YOUNGSTOWN - Despite the series of delays the Tech Belt Energy Innovation Center has had when it comes to its building project, one of the center's executives said on Tuesday that the program is "robust" and moving in the right direction.
Dave Nestic, chief executive of regional operations, provided an update on TBEIC on Tuesday during the fifth annual Sustainable Energy Forum at Youngstown State University.
"We're doing exactly what we should be," Nestic said. "We're connecting the people who need to be connected. The program is advancing and working. We've had a few snags when it comes to our building, but we'll get through it and get our building done and be able to do even more."
Warren-based TBEIC, an energy-based business incubator, is waiting on approval from the Department of Energy, which has invested $2.2 million in the center, to move forward with its building project. The center is temporarily housed in the downtown Wean Building but plans to set up shop in Warren's Kresge Building, also downtown.
Late last year, the Ohio Development Services Agency announced $35.9 million worth of state historic preservation tax credits, including the $983,750 awarded to the Kresge Building. Nestic said work on the building has been delayed because of personnel changes at the energy department.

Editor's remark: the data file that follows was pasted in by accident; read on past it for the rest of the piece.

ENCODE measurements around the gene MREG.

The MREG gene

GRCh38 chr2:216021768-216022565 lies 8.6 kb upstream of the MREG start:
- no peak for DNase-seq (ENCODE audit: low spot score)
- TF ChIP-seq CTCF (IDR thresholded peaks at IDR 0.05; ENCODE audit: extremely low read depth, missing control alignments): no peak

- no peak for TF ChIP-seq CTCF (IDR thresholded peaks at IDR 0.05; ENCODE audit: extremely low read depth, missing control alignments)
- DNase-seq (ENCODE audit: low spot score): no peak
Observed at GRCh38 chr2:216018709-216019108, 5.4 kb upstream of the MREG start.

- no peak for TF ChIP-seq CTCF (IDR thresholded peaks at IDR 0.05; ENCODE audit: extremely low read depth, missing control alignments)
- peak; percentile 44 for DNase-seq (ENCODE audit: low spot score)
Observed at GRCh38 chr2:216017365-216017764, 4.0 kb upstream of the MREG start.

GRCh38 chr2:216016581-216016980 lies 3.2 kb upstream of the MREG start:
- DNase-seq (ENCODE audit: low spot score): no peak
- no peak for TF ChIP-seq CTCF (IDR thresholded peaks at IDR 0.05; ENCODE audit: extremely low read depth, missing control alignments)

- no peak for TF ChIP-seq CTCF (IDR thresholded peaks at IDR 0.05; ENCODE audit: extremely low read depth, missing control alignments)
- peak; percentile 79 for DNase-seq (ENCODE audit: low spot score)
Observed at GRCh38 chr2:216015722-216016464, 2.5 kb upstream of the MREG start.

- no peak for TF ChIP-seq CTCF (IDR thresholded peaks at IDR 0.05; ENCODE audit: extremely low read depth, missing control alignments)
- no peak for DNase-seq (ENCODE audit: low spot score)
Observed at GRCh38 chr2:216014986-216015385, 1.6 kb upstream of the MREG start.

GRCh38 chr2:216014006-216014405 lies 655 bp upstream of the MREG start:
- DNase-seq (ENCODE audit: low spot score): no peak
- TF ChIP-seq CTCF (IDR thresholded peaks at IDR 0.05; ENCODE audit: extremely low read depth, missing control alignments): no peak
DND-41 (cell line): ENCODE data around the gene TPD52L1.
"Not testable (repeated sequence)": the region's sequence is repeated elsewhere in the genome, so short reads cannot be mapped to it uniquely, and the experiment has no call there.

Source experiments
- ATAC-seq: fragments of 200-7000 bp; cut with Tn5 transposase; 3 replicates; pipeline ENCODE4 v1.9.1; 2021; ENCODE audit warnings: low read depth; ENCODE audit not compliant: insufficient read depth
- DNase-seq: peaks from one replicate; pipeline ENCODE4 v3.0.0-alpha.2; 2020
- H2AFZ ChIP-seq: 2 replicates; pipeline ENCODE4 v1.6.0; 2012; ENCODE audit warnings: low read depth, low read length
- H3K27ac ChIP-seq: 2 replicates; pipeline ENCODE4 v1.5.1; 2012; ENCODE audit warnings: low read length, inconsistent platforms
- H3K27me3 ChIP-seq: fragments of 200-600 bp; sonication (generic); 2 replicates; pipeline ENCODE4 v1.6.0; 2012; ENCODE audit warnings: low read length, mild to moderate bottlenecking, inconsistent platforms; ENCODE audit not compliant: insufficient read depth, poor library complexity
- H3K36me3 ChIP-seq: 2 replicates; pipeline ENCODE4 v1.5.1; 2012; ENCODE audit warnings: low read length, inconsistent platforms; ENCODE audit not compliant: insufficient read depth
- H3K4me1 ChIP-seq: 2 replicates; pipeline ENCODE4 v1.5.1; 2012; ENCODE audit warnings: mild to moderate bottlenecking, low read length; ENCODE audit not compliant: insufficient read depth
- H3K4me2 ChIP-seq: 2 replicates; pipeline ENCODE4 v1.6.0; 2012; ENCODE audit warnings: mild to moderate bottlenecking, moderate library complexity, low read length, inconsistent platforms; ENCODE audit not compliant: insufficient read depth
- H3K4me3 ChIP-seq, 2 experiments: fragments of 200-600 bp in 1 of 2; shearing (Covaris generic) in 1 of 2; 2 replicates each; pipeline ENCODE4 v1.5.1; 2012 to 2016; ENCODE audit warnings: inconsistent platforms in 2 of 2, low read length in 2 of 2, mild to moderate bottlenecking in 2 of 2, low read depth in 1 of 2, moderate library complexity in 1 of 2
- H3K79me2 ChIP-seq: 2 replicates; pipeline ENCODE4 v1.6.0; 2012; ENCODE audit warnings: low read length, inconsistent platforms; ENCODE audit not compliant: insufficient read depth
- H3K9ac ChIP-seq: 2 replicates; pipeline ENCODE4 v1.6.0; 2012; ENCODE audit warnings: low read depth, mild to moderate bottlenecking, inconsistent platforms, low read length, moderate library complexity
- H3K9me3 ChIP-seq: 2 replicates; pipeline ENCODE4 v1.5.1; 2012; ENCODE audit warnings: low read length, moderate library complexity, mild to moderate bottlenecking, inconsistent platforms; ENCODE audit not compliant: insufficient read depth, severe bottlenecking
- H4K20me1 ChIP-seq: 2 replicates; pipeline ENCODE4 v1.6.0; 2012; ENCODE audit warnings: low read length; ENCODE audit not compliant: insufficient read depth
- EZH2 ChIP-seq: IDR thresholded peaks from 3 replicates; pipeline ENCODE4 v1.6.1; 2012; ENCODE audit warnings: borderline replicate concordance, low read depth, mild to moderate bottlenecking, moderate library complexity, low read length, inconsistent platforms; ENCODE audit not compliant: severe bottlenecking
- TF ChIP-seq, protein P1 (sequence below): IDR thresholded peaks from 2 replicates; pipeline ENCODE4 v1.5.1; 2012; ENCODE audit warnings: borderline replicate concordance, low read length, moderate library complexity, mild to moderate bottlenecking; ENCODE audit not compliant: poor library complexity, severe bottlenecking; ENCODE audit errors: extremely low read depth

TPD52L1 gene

Earlier this year, TBEIC and Kent State University announced a Master Research Agreement for energy-related research.
"We're moving forward," Nestic said. "Again, we're doing what we're suppose to. We're connecting the people who need to be connected."
The federally funded center aimed at the development and commercialization of early-stage clean technologies, connects universities, industry and government agencies with emerging ventures engaged in the process of bringing new technology to market.
TBEIC is designed to be a mixed-used facility aimed at accelerating the development of early stage energy technologies.
In addition to providing the update on TBEIC, Nestic also served as moderator for the Ohio Fuel Cell Coalition Planning Session, one of several break-out sessions held Tuesday afternoon. Ted Theofrastou, also of TBEIC, spoke at the event as well.
Event organizers explained that this year's forum focused on sustainable and clean energy, natural gas and water resources, and additive manufacturing and its impact on energy technology. Also included was an "energy expo" in which companies could display products.
Keynote speaker, Eric Marquis, Quebec Government Representative in the Midwest, discussed the importance of the working relationship between the United States and Canada, specifically the impact Ohio has in the sustainable energy market.
Marquis pointed out that the largest source of all forms of energy to the United States is Canada.
"It's important that we continue to work together if we are going to compete more effectively as a region in the global economy," he said.